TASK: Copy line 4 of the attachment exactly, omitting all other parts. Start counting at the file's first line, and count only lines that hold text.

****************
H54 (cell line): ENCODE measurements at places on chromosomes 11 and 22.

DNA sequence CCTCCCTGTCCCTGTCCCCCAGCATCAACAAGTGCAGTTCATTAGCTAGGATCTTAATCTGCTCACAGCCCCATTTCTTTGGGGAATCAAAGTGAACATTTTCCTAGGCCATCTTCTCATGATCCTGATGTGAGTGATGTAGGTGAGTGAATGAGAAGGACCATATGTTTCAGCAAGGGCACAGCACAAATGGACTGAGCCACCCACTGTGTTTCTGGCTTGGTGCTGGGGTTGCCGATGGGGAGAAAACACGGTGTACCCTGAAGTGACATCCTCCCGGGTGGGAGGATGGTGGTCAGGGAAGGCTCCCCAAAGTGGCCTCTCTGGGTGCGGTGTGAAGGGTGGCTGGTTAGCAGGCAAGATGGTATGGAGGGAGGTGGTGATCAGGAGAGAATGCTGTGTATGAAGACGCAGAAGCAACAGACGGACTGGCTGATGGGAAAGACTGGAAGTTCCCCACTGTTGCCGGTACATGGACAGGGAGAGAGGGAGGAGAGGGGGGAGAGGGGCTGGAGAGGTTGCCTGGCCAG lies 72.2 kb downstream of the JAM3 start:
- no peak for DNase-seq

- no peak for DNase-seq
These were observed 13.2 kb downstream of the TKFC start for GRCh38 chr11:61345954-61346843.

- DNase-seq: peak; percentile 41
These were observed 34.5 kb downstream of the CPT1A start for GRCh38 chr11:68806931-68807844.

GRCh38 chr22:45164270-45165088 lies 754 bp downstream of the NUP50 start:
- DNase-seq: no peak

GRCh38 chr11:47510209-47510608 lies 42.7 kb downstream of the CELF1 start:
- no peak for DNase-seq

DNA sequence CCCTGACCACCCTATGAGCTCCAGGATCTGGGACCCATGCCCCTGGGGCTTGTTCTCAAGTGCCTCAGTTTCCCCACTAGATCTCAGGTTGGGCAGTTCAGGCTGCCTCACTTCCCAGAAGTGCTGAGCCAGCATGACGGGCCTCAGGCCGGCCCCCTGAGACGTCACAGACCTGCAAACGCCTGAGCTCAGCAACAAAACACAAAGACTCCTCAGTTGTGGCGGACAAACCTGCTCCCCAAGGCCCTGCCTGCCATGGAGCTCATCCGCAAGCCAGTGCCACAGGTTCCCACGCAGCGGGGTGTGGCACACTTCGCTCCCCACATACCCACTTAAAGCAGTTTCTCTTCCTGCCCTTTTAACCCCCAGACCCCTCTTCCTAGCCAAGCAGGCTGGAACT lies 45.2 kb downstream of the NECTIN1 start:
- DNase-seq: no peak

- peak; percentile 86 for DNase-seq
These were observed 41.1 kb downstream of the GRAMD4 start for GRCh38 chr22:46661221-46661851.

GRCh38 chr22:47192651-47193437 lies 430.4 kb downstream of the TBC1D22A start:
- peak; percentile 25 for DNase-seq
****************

- no peak for DNase-seq